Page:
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Man Vs Nature

Off the Beaten Path: North American Adventures

Craving a grand adventure, one that won’t make you pay $100 + just to get in, only to be surrounded by thousands of other sweaty people, all spending half of the day waiting in long lines (I’m talking about you, Disneyland)? That doesn’t seem like much of an escape, or any adventure I’d want to partake in. So why not take the road less frequented, head outside of town, and immerse yourself in an unfamiliar wilderness. The western United States is wild and full of rare beauty that should be witnessed. Below are a few of my top destinations for that adventurous spirit of yours.

Man Vs Nature

California: Lost Coast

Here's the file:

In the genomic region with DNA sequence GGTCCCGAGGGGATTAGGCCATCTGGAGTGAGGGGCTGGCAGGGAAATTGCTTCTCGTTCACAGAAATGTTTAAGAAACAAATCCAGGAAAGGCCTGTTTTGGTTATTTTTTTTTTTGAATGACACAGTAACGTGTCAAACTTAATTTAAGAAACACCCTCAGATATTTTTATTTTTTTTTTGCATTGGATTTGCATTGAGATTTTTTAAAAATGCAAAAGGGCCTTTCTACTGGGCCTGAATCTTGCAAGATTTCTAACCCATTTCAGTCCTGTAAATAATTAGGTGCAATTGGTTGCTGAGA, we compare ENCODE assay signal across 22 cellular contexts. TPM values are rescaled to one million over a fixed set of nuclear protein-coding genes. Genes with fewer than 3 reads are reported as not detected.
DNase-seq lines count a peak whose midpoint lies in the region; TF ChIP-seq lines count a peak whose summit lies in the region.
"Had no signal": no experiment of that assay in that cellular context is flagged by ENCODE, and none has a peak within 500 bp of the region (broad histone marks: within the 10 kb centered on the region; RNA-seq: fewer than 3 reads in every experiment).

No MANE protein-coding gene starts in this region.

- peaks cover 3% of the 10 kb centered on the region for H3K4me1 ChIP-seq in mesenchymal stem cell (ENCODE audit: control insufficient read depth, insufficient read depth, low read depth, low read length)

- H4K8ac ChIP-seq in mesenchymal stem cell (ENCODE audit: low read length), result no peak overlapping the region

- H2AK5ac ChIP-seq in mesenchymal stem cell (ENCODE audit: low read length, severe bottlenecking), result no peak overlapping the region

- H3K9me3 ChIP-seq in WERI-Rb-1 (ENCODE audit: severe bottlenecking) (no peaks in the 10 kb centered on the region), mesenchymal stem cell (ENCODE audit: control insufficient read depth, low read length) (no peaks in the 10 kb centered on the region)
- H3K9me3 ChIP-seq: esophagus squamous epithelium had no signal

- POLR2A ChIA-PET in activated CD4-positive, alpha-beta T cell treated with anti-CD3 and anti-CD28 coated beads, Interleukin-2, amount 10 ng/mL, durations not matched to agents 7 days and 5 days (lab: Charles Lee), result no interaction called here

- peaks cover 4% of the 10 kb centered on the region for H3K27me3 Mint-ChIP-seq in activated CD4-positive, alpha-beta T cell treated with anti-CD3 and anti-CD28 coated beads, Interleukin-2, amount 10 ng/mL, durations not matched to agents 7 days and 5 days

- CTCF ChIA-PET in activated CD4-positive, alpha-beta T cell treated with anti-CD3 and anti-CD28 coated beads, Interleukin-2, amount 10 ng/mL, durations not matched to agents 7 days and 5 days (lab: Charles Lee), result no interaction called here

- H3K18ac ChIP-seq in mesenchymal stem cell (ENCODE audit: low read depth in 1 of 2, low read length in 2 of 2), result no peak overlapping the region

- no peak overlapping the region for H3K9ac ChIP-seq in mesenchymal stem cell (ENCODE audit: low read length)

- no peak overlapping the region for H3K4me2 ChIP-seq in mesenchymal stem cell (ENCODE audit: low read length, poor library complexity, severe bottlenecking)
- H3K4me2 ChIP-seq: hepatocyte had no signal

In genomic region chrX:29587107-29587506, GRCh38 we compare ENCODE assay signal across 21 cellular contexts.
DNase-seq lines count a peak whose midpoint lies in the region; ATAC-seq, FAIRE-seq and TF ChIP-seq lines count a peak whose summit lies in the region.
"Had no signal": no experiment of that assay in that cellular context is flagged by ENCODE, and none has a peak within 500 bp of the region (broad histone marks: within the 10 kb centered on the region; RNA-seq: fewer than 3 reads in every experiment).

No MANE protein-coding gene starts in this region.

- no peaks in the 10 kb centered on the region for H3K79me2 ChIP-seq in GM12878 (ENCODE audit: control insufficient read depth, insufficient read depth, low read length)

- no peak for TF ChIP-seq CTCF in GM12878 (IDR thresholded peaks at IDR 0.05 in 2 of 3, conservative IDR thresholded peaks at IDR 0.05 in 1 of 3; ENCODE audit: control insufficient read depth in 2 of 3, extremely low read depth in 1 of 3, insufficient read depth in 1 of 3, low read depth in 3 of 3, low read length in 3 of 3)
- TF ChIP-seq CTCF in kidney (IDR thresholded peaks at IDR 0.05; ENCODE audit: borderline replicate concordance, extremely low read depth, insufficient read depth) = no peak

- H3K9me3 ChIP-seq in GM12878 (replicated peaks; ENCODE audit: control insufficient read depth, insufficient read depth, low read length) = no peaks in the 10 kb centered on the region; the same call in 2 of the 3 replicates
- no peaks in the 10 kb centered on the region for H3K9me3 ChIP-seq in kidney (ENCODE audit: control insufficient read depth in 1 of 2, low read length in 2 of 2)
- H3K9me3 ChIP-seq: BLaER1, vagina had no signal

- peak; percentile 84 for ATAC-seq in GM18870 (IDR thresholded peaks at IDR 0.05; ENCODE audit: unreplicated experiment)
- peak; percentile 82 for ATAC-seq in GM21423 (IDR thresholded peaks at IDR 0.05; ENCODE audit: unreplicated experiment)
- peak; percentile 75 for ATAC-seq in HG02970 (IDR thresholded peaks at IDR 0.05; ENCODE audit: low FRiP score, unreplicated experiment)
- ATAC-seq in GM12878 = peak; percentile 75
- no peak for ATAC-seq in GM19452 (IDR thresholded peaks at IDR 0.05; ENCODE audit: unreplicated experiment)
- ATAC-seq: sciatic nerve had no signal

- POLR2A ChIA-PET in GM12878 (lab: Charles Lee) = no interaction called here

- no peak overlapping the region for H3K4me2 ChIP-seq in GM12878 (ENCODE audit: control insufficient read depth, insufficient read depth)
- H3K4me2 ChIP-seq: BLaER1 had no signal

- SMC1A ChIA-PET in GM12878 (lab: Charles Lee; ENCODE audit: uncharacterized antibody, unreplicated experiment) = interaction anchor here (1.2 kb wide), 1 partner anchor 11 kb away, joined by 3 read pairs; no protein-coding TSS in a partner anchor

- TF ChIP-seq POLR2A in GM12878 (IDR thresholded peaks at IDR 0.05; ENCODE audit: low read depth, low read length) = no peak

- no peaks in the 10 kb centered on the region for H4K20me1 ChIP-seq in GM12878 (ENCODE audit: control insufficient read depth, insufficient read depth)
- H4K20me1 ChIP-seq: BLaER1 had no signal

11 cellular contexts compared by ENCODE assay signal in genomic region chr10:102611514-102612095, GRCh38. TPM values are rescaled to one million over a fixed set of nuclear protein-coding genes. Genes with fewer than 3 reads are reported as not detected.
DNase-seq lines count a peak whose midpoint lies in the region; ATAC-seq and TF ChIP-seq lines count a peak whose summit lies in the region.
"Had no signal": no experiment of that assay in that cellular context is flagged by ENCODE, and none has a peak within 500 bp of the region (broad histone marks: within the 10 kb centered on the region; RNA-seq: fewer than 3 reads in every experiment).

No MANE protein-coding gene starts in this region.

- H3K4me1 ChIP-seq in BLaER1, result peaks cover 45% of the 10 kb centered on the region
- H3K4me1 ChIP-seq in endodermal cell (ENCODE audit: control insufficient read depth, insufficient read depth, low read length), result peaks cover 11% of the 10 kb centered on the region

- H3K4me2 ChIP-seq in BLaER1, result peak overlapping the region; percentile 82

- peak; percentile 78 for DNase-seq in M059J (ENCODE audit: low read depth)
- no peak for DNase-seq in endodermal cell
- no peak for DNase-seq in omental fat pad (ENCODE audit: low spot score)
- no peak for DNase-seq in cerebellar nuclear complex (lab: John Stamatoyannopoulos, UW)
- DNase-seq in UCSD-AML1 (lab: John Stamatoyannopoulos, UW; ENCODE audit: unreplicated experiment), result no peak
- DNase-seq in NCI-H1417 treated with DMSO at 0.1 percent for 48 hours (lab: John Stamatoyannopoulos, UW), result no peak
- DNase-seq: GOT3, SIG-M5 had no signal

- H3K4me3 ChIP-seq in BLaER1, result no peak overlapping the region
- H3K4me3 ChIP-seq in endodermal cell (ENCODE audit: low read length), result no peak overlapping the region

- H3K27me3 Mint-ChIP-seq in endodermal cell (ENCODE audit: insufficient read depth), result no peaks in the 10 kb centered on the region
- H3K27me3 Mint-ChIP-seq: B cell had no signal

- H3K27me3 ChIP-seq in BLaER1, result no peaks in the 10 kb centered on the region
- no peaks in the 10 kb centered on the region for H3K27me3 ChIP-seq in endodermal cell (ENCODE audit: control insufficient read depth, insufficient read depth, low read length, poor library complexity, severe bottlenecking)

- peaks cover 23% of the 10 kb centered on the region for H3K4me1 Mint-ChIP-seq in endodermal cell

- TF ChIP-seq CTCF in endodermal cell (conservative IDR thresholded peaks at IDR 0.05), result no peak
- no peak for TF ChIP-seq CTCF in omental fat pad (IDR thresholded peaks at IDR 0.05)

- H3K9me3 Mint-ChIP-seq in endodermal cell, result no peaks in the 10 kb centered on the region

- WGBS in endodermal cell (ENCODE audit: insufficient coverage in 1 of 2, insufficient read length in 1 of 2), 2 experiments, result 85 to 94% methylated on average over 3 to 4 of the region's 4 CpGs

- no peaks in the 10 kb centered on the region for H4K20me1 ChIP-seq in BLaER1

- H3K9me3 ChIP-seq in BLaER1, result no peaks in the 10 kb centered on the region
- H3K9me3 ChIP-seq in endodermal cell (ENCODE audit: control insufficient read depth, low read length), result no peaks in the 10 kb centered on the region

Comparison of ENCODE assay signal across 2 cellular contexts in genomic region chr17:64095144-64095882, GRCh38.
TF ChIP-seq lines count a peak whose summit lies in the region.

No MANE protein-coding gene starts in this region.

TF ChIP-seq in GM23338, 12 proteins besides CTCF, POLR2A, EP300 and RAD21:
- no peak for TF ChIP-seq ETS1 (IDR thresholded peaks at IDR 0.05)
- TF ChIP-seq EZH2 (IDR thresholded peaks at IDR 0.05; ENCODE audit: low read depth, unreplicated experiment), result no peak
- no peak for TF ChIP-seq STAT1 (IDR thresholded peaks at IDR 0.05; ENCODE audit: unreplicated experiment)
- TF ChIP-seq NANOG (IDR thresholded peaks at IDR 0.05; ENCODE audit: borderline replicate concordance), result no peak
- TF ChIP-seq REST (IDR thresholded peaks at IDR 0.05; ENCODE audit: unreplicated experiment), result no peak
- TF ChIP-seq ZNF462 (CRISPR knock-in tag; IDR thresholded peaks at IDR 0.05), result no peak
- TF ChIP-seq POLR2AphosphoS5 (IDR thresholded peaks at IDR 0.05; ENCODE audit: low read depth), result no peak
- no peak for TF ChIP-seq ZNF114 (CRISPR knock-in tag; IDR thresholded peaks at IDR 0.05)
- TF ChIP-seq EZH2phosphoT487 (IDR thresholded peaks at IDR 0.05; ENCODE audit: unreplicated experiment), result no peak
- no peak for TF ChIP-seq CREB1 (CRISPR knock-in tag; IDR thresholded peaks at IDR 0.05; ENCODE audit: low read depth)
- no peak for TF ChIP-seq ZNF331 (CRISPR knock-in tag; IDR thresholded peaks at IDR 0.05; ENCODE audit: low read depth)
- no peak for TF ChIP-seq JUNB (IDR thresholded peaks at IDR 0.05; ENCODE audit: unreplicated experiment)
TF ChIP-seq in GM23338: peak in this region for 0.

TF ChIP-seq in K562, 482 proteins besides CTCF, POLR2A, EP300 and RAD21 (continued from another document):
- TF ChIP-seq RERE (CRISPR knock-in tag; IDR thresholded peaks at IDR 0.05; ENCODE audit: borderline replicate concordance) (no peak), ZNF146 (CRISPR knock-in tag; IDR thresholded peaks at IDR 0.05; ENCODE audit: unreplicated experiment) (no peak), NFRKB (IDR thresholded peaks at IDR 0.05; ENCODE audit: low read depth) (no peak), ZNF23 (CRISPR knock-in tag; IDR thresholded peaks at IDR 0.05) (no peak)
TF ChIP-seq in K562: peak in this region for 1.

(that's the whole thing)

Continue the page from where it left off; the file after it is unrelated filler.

Black beaches, spectacular ocean vistas, alpine forests, redwoods, and sweeping grasslands make up this rich 80 mile stretch of coastal wilderness. The Lost Coast is tucked away in an unusually quiet, undeveloped corner of California. Highway 1 had to be constructed around this area because it was too rough, leaving this area peaceful, pristine, and secluded. There are only four roads that will lead to this coastline, two of them being one-lane dirt roads; all of them are steep and winding. But it is certainly well worth the tough trek out there.

Arizona: Painted Desert

lost coast bixby bridge

On the outskirts of the Grand Canyon and just north of the Petrified Forest is the colorful mingling of badlands, buttes, and plateaus that seemingly extend forever – the Painted Desert. It is aptly named after the richly colored land of lavender, pink, white, gray, yellow, orange, and red and stunningly set against the blue sky backdrop. Travel a bit further from the peripheral to bask in the solitude and remarkable beauty. The vibrant color and otherworldly features must be seen and if you stay up late it is one of the finest places to stargaze in the country.

South Dakota: Wind Cave